The year is 1945 and Cambodian men are packed into traditional longboats, ready to race each other in an event that “has been going on for more than 1,000 years” at the annual Water Festival in Phnom Penh.
[This story was originally published January 14, 2010]
Stung Trang district, Kompong Cham province – Twenty-five years ago today, Hun Sen was appointed by the Cambodian National Assembly to become, at 33, the youngest prime minister in the world.
Mr Hun Sen’s journey from a communist leader to an elected head of government, whose party, the CPP, now has a two-thirds legislative majority in the Assembly, spans a quarter of a century of civil war, domestic and international upheaval and a negotiated peace and democracy through which he and his party have imposed themselves as the country’s deliverers of stability and order.
By retaining the helm in the country’s fractious politics for 25 years, Mr Hun Sen now stands among a unique category of leaders: he ranks as the 11th longest-ruling leader in the world.
In Southeast Asia, only the Sultan of Brunei, now the world’s longest-serving leader since assuming office in 1967, has been in power longer than Mr Hun Sen. Of the other nine longer-serving leaders, five are heads of governments in Africa and four are from the Middle East.
Mr Hun Sen reflected on his long political career and humble beginnings in a speech at the National Institute for Education in Phnom Penh on Tuesday.
“This year is the 31st anniversary of forming the government and it is also the 25th anniversary of my premiership. So I am not an old-timer, but a long time ruler,” Mr Hun Sen said.
“I became [foreign] minister when I was 27 years old, deputy prime minister when I was 29 years old, and prime minister at 33 years old,” he recalled.
He also said he joined the anti-republican maquis, a movement which consisted of several groups including the Khmer Rouge, on April 2, 1970, “based on an appeal from King Sihanouk.”
“Throughout 40 years I have known all kinds of tastes. I knew how my commander commanded the troops and I knew how to make tea for him. I knew how to wash clothes for him,” Mr Hun Sen said in his now trademark plain speaking public address style.
He then went on to talk about his political future, saying he would run in the next election and adding that recent opinion polls by the US-based International Republican Institute showed the CPP was currently more popular than ever.
“The party conference announced my candidacy for the future prime minister and…last week Samdech Chea Sim also reconfirmed my nomination for the premiership,” Mr Hun Sen said, before taking aim at opposition parties. “Please do not try to limit the mandate of premiership. You want the mandate limited because you are worrying you will lose to me,” he said.
On Dec 27, the 25th anniversary of his appointment as acting prime minister in 1984, Mr Hun Sen met with members of his family and contemplated a time when he will no longer rule Cambodia. Should that day come, according to Mr Hun Sen, members of his powerful extended family could find the tables have turned against them if they alienate ordinary Cambodians.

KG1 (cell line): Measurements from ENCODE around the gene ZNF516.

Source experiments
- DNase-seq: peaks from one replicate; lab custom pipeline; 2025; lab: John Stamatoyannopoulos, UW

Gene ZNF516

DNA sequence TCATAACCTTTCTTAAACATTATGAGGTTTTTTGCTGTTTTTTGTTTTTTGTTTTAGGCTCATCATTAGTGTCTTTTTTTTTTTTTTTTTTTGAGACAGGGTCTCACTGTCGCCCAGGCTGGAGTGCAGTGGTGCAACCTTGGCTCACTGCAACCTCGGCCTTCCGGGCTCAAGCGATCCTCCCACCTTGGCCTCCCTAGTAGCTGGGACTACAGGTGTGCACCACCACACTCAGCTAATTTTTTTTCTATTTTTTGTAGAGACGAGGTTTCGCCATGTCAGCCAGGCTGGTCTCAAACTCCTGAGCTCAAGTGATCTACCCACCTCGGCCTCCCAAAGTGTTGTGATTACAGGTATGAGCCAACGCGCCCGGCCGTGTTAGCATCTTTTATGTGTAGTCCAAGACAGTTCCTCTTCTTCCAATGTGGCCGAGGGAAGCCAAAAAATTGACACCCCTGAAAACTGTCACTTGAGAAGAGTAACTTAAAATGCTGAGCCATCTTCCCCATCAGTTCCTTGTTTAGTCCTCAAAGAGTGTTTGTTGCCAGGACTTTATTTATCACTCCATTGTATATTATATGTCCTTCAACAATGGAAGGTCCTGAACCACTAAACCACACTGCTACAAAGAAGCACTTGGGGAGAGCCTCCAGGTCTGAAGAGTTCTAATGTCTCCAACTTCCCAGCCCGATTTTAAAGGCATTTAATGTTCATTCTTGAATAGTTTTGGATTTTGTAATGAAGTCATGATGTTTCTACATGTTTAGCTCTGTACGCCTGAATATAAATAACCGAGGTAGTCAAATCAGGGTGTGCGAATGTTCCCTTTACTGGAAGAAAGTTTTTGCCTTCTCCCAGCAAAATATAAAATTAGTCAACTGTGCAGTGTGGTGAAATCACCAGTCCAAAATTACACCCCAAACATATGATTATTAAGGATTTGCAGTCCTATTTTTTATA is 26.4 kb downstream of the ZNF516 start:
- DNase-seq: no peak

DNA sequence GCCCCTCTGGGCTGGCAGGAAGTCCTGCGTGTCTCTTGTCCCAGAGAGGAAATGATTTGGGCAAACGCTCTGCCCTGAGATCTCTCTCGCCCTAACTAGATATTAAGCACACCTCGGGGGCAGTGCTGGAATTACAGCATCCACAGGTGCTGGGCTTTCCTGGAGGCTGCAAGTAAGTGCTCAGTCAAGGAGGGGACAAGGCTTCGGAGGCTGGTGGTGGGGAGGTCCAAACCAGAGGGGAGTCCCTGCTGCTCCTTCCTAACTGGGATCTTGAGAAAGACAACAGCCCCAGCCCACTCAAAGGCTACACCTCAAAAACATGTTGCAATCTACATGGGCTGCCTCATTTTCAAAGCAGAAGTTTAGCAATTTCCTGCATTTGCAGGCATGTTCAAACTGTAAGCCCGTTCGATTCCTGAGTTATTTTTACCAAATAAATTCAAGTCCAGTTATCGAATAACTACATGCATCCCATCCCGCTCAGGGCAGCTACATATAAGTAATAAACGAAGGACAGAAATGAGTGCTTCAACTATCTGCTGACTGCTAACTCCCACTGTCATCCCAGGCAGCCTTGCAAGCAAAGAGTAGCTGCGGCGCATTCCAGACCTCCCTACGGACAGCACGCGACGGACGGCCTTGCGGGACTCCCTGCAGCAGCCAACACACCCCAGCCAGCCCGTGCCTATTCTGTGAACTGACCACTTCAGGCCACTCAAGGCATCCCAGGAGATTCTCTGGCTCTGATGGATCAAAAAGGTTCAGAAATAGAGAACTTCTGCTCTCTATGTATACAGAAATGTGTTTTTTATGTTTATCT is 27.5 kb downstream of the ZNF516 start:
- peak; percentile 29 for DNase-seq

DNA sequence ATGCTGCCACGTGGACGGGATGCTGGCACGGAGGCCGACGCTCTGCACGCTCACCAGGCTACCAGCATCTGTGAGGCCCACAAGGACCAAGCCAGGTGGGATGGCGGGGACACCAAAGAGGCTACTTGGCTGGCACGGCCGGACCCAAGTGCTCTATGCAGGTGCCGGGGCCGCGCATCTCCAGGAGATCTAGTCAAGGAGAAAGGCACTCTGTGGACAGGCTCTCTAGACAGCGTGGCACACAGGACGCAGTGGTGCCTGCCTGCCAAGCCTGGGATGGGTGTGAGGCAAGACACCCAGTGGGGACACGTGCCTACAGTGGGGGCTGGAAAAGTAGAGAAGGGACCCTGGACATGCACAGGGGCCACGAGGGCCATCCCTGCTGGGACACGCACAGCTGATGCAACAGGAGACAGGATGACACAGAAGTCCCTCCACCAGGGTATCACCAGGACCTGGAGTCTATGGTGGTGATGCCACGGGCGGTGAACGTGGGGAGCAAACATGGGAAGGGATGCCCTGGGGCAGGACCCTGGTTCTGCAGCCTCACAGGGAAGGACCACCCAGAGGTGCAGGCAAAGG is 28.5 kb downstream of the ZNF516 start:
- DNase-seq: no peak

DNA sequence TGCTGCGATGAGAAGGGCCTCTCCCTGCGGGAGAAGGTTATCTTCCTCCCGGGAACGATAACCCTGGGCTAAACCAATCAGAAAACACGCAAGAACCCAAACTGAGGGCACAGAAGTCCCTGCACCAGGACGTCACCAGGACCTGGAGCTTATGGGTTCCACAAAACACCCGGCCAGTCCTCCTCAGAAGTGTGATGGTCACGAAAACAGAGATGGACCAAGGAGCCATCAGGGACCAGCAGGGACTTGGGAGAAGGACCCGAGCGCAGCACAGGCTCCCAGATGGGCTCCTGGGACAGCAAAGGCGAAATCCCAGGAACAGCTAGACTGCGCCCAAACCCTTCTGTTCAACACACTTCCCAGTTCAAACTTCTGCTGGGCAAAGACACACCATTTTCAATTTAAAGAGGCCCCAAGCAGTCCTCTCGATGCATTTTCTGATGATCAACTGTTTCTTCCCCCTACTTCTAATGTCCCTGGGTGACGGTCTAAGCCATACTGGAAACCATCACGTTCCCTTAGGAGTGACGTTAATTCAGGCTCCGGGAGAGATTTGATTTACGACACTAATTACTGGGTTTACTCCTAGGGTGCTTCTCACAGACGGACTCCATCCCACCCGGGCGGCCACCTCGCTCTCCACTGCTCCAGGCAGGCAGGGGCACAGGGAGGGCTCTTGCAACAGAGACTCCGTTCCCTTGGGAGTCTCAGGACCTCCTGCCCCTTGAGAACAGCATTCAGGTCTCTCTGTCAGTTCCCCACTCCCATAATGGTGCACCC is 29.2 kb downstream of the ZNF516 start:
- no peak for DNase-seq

“If Hun Sen loses power, you will become a target for attacks if you do not follow my advice,” he said, advising that they should show charity and concern for the less fortunate.
It was a rare reflection by Mr Hun Sen on the eventual limits of his reign.
Current and former government officials and people who knew Mr Hun Sen in youth or as a budding young communist leader said his rhetorical talents and ability to lead, learn, adapt and survive the changing political and ideological terrain in Cambodia were apparent in his personality from the start.
CPP lawmaker Cheam Yeap said that he remembered Mr Hun Sen exhibited leadership qualities and a capacity to learn fast early in his career.
These skills, Mr Yeap said, allowed Mr Hun Sen to gather loyalty from his staff, to impress officials from Vietnam, whose military remained in Cambodia from 1979 to 1989, and to sway members of the Khmer People’s Revolutionary Party–the previous name of the Cambodian People’s Party.
“I met him in 1979 when I was chief of the propaganda department of Prey Veng province. He was deputy prime minister and the youngest foreign minister in the world,” Mr Yeap recounted. “Even though he was five years younger than me, I saw he was hard working. He liked to communicate with people, especially with those with more experience. He is easy to communicate with,” he said.
“Hun Sen…. only finished grade 3 or 4, before joining the resistance movement. Even though he studied a little bit, he learned very fast,” he added.
“In 1984, the party regarded Hun Sen as a smart leader. After the death of Chan Si, the party appointed him as prime minister on January 14 1985,” Mr Yeap said, referring to the prime minister who preceded Mr Hun Sen under the People’s Republic of Kampuchea.
Mr Hun Sen had started on his political path in 1978, when he became a founding member of the Kampuchean United Front for National Salvation, after fleeing to Vietnam in 1977 to avoid Khmer Rouge purges in the Eastern Zone, where he was himself a Khmer Rouge regimental commander. Formed in Vietnam in 1978, the Front consisted of former Khmer Rouge cadres, including Heng Samrin and Chea Sim, who fled to Vietnam also. Core members of the Front were prepared by Vietnamese officials to become Cambodia’s new leadership after the removal of the Khmer Rouge regime.
The Vietnamese army and the Front began their push against the Khmer Rouge on Christmas Day 1978, after Khmer Rouge forces began bloody raids into Vietnam earlier that year. They toppled the Democratic Kampuchea regime on Jan 7, 1979 and the Front’s leaders assumed their positions in the PRK government; Mr Hun Sen became Foreign Minister.